cancel
Showing results for 
Search instead for 
Did you mean: 
IrishRover
Beginner
3,146 Views
Message 1 of 9

Adding an extra disc with ethernet cable

Go to solution

I have seen several discussions on these topics but some tend to be a bit technical so I'd appeciate a non-tech answer!

I have three discs connected to my BT Hub router - one by ethernet cable, the other two by wi-fi. They are working ok (although this is a replacement set from BT  running on an old software version, following loss of internet connectivity issues with my first set, which worked fine for 4 months and then became impossible). My questions are:

1- I had originally thought that one disc always needed to be connected to the router by ethernet cable, but from other posts I think this is not the case, and once the discs are configured then all three can be connected to the router by wifi; is this correct?

2 - I now want to add a 4th disc out in the summer house.  As this is about 75 meters away from the router and my house has thick stone walls the wi fi signal will not reach. Accordingly I am proposing to connect it by ethernet cable. Once the disc is configured will this work (I have power in the summerhouse)? And will it have the same password as my current discs or will the new disc come with a different password? So in summary I will have the three existing discs connected, one by cable and two by wifi (or all three by wifi depending on the answer to Q1 above), and the new disc by cable - any issues anyone can see?

3 - In my ignorance when I set up my system I thought that the discs 'piggybacked' on each other - in other words I could reach the extremities of my house as the furthest disc (which cannot get a strong signal from the router) would pick the signal up from another disc closer to the router which has a strong signal. But my understanding now is that this is not the case, and each individual disc needs to be in contact with the router. Is this correct?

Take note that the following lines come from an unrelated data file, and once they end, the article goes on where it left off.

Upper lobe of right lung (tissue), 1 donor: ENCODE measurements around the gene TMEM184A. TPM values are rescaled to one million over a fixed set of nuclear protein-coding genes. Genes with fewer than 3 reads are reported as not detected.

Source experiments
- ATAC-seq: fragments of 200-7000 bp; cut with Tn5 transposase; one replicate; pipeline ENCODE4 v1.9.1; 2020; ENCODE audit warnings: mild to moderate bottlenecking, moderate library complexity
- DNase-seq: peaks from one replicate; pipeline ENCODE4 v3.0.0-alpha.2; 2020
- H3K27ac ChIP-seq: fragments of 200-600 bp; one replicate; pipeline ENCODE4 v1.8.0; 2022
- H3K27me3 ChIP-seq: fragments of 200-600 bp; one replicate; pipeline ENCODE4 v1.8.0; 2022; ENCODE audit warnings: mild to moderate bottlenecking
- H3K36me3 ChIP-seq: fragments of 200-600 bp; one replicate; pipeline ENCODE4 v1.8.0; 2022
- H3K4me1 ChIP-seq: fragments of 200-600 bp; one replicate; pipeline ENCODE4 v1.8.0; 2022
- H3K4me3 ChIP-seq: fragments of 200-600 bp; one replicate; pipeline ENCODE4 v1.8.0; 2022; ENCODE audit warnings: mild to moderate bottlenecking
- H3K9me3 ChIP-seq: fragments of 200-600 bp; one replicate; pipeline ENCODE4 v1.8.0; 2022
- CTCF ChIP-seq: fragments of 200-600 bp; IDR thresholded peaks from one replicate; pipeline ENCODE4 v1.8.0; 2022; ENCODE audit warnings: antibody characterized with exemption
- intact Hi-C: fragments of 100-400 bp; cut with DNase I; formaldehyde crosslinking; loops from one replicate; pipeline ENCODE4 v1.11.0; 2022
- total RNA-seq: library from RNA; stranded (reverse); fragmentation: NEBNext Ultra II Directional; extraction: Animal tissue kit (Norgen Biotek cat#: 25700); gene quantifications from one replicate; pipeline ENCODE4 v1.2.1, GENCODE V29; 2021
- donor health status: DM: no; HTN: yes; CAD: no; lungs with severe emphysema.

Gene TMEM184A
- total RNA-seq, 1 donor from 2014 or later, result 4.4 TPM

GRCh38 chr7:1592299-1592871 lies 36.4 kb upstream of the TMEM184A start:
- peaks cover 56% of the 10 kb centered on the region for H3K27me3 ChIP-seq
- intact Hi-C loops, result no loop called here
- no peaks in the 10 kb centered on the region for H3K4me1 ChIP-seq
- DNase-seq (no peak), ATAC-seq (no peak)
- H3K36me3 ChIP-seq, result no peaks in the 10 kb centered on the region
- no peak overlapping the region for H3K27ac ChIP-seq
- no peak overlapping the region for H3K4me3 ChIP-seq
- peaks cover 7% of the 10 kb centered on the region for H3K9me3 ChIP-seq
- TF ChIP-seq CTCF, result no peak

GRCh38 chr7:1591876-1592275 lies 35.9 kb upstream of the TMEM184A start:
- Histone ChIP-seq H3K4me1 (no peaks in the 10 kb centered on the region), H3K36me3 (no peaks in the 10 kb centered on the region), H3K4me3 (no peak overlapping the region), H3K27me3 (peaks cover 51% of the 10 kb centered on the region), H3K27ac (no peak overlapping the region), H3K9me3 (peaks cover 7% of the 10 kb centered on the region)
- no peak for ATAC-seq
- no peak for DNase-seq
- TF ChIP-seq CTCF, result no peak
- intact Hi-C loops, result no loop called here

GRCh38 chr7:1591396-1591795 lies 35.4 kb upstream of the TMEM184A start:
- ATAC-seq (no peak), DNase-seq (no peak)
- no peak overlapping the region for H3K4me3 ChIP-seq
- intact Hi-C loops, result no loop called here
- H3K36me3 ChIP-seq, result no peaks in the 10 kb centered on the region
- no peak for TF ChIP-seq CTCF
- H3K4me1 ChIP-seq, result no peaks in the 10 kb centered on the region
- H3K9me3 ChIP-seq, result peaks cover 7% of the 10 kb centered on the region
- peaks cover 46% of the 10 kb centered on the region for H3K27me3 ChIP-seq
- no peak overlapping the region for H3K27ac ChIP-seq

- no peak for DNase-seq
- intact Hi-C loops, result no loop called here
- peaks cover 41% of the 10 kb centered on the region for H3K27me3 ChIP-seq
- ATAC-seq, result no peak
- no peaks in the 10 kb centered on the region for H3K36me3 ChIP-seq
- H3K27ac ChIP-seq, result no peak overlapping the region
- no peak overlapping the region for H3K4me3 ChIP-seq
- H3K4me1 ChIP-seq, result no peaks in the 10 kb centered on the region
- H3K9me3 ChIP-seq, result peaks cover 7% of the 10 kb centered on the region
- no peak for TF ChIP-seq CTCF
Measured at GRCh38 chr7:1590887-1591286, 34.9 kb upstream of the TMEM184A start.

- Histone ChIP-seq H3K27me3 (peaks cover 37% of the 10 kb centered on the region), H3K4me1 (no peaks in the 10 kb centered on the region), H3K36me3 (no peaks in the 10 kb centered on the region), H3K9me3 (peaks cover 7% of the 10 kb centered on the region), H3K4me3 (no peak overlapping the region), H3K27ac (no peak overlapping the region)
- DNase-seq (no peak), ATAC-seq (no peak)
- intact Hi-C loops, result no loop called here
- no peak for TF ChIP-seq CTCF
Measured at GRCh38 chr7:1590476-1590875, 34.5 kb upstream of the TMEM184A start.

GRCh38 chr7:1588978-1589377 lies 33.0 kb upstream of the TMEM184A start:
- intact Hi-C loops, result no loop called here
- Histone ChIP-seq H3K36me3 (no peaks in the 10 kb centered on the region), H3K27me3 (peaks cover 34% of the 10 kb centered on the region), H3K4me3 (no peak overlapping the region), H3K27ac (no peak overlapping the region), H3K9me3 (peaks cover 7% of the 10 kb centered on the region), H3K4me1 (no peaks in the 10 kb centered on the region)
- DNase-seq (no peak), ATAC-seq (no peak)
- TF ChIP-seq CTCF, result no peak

Many thanks for your help !

0 Ratings
Reply
8 REPLIES 8
philtrick
Aspiring Contributor
3,104 Views
Message 2 of 9

Re: Adding an extra disc with ethernet cable

Go to solution

To answer your questions-

1) At least one of the discs has to be connected via an ethernet to your router. There is no option to connect the WIFI mesh to another WIFI network.

2) I'm just doing the same. Good luck getting your ethernet cable down the garden and back to your router. The disc uses a discovery protocol over ethernet to find the master disc- all the settign will transfer (Incl. WIFI SSID & Password etc.). Using ethernet cable 'backhaul' should in theory give you the best speed and reliability. FYI- I've buried two CAT6 cable in my garden- I used external grade cable but also put it into 32mm MDPE pipe to provide protection from a stray spade. I put two cables in, one live- one for backup in case the first breaks!

3) At the moment that's what i'm doing. The discs are in a wifi daisy chain (you can see that from the topology screen in the BT Whole Home App. Master dics to Front Room to Garage. So the data from the garage disc transits through the Front Room Disc over WIFI back to the Master disc and then into the router. 

IrishRover
Beginner
3,082 Views
Message 3 of 9

Re: Adding an extra disc with ethernet cable

Go to solution

Many thanks for the prompt response. I'll leave one of the existing discs connected by cable as it currently is and also attach the new 4th disc by cable - I'll go for Cat 6 as you have.  

Re the topology, it shows both 2nd and 3rd discs connected directly to the main disc and not one to the I  line , but maybe this is just the way I've set it up in my house. 

 

Best regards 

0 Ratings
Reply
Rupert-osborne
Beginner
1,378 Views
Message 4 of 9

Re: Adding an extra disc with ethernet cable

Go to solution

Hi kudos 

yes to your  first question you don’t need to have any discs connected to your home hub  via an ethernet connection. you only need to connect the discs just a pair them once the light on the home hub has gone blue to show it is connected by ethernet connection it no longer needs to be connected  you can place it somewhere around your house to try to  improve the  Wi-Fi signal  strength.